State v. Epps

Decision Date20 October 1998
Citation989 S.W.2d 742
PartiesSTATE of Tennessee, Appellee, v. Paul Edward EPPS, Appellant.
CourtTennessee Court of Criminal Appeals

Shana C. McCoy-Johnson, Senior Asst. Public Defender, Somerville, Gary F. Antrican, District Public Defender, for Appellant.

John Knox Walkup, Attorney General and Reporter, Elizabeth T. Ryan, Assistant Attorney General, Criminal Justice Division, Nashville, Elizabeth T. Rice, District Attorney General, Somerville, for Appellee.



The appellant, Paul Edward Epps, appeals the verdict of a Fayette County jury finding him guilty of one count of aggravated burglary, one count of theft of property over $1000, and attempted theft of property over $1000. 1 For these crimes, the appellant was sentenced, as a range II offender, to seven years for aggravated burglary, four years for theft over $1000, and three years for attempted theft. These sentences were ordered to be served concurrently with each other but consecutive to a prior outstanding sentence. The appellant's sole issue on appeal is whether the evidence presented at trial is sufficient to support his convictions on these charges.

After a review of the record, the judgment for attempted theft is vacated and dismissed. The judgments of conviction for aggravated burglary and theft of property over $1000 are affirmed.


On February 20, 1997, shortly before 1:00 p.m., Elizabeth Franklin, accompanied by her son, left her residence located at 1530 Franklin Road in Moscow. The two, after grocery shopping, returned to the house at 3:00 p.m. Upon entering the kitchen, Mrs. Franklin noticed that there was a chair sitting by the refrigerator, there were three pistol cartridges lying on the floor, and several empty drink cans were scattered over the floor. Fearing that she had been burglarized, Mrs. Franklin proceeded to her bedroom where she discovered that her .38 pistol was missing from her dresser drawer. Further investigation revealed that the perpetrator(s) had also taken a .20 gauge shotgun, a .38 long barrel pistol, and a Winchester rifle. There was evidence that the burglars had also attempted to steal Mrs. Franklin's 1972 Ford automobile, which "was in good running condition." The automobile was parked "under the shed" on the Franklin premises. Mrs. Franklin and her son discovered that the perpetrators had entered the residence by breaking a window and pulling the screen up. The burglars apparently pushed the screen back down when they left to conceal their entry.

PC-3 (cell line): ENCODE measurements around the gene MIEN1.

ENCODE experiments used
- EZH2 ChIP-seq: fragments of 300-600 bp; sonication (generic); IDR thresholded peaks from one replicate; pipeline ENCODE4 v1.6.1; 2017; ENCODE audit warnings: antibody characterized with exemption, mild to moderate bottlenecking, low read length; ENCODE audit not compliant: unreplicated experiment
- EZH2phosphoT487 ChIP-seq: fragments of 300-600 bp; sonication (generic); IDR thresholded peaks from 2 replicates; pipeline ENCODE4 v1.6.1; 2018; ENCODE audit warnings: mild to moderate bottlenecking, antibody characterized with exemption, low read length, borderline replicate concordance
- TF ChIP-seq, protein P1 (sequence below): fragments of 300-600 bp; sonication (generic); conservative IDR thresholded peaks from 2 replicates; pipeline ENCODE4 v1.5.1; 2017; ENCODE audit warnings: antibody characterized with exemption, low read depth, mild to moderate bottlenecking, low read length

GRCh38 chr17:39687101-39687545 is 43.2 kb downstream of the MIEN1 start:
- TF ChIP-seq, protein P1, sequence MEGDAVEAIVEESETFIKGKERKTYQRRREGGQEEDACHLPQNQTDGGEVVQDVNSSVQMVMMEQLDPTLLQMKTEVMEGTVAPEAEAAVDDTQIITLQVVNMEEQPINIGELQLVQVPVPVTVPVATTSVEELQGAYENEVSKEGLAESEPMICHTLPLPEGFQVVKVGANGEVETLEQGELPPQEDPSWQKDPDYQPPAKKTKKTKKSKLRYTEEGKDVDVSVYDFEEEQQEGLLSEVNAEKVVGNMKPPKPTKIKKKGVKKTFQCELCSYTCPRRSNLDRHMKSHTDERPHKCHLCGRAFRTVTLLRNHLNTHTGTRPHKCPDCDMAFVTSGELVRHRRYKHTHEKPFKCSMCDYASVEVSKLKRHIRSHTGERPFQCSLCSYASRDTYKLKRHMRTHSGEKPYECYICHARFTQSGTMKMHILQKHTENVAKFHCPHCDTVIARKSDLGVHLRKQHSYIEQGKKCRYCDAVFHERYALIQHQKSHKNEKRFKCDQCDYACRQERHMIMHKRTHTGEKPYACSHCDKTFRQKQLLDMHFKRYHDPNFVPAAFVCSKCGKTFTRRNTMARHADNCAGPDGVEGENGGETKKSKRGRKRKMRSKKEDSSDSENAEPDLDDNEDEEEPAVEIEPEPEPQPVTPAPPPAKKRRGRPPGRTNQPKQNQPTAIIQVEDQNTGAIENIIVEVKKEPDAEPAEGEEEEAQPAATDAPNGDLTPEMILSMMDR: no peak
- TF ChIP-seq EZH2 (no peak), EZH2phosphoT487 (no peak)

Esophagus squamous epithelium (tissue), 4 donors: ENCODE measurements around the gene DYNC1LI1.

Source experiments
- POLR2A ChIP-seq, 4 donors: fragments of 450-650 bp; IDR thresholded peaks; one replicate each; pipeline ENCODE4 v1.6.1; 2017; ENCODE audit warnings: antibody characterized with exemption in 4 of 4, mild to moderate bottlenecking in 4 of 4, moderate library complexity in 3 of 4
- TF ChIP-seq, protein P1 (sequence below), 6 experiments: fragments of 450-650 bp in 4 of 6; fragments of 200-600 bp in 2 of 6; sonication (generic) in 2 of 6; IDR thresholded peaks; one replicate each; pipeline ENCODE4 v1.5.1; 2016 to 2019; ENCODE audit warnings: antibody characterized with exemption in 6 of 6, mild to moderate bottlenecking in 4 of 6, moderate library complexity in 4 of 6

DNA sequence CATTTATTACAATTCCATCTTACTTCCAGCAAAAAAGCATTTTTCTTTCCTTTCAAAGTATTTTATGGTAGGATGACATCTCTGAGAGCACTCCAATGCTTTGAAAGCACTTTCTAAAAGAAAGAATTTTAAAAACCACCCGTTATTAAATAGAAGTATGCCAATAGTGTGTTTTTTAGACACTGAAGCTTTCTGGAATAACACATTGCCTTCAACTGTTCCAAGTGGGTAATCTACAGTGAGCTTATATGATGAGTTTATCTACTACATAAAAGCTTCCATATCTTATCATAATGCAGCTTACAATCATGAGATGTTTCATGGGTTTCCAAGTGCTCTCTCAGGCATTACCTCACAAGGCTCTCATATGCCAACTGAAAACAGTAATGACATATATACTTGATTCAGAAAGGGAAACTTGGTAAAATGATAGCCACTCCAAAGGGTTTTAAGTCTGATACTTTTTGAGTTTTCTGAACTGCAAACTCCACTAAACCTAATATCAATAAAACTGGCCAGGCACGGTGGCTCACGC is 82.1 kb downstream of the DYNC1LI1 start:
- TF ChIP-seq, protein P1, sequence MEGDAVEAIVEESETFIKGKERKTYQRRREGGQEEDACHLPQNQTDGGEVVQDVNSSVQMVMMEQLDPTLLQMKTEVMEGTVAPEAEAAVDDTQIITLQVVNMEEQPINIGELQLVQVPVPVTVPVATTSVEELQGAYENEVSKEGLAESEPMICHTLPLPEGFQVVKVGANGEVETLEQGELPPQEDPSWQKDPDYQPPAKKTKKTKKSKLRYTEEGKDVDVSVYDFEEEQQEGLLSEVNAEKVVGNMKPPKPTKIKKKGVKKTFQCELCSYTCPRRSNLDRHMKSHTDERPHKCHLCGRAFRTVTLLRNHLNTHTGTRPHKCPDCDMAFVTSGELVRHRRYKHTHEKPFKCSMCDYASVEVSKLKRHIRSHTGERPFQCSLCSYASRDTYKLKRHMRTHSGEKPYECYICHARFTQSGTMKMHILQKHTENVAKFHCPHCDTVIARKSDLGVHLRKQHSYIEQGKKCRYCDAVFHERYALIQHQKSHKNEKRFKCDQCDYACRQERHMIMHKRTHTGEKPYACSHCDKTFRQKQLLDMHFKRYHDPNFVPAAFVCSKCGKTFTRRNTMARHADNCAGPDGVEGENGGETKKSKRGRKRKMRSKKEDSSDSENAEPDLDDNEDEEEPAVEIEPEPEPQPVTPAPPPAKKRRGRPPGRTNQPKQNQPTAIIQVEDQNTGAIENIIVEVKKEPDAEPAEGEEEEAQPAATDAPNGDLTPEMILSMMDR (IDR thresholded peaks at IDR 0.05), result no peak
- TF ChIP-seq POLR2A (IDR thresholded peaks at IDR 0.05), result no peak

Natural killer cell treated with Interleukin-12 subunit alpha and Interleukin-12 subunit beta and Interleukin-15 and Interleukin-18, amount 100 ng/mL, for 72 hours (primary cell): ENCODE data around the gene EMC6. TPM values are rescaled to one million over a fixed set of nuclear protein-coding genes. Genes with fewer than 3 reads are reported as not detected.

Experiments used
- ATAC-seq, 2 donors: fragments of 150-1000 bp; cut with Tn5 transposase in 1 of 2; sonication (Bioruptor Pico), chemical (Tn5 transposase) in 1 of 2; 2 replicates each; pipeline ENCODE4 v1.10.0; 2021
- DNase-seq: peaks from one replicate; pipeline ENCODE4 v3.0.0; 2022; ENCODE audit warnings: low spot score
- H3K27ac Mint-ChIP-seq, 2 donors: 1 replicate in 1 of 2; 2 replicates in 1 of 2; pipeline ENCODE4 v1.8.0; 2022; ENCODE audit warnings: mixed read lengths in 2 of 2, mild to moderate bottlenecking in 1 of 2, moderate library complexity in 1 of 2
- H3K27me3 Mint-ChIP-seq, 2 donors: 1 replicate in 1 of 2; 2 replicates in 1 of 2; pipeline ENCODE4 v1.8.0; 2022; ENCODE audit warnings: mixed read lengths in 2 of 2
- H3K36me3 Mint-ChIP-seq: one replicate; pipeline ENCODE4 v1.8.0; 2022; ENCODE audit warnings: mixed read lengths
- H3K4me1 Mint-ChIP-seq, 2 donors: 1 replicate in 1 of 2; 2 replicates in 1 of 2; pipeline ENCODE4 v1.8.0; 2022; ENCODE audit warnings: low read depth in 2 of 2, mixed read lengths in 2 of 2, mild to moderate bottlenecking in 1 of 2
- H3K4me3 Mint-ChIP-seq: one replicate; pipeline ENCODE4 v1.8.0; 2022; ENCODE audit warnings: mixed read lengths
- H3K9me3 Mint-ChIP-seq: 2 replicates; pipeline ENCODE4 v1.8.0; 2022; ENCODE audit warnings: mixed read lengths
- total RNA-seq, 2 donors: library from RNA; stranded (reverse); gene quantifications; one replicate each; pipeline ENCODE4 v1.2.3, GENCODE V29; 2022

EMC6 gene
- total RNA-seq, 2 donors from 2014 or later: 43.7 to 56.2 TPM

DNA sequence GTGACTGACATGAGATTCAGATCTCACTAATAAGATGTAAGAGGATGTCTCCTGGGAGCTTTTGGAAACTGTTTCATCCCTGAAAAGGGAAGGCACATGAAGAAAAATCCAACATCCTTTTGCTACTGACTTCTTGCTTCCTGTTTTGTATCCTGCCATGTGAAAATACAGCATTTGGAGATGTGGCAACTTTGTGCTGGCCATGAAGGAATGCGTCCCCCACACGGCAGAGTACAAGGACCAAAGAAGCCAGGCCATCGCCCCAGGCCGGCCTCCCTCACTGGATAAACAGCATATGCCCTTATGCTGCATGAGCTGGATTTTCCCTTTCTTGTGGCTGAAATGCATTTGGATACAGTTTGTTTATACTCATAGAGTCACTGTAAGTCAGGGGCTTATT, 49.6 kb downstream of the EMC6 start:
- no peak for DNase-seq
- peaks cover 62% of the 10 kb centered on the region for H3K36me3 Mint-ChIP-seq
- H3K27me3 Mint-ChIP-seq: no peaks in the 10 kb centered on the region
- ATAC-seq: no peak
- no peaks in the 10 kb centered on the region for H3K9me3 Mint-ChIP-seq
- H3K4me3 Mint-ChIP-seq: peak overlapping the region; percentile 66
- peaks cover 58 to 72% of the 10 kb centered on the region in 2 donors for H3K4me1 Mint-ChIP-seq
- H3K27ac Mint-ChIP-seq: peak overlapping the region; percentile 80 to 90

That same day, between 2:30 and 3:00 p.m., Percy Henderson, a neighbor, saw two men walking up the road "a little piece from [Mrs. Franklin's] house." He identified the two men as the appellant and his co-defendant, Michael Craig. The two men asked Mr. Henderson for a ride to Will Smith's home. En route, the men asked Mr. Henderson if he was interested in a "new .38." Mr. Henderson declined their offer. At trial, he testified that he did not see any weapons on either the appellant or Craig.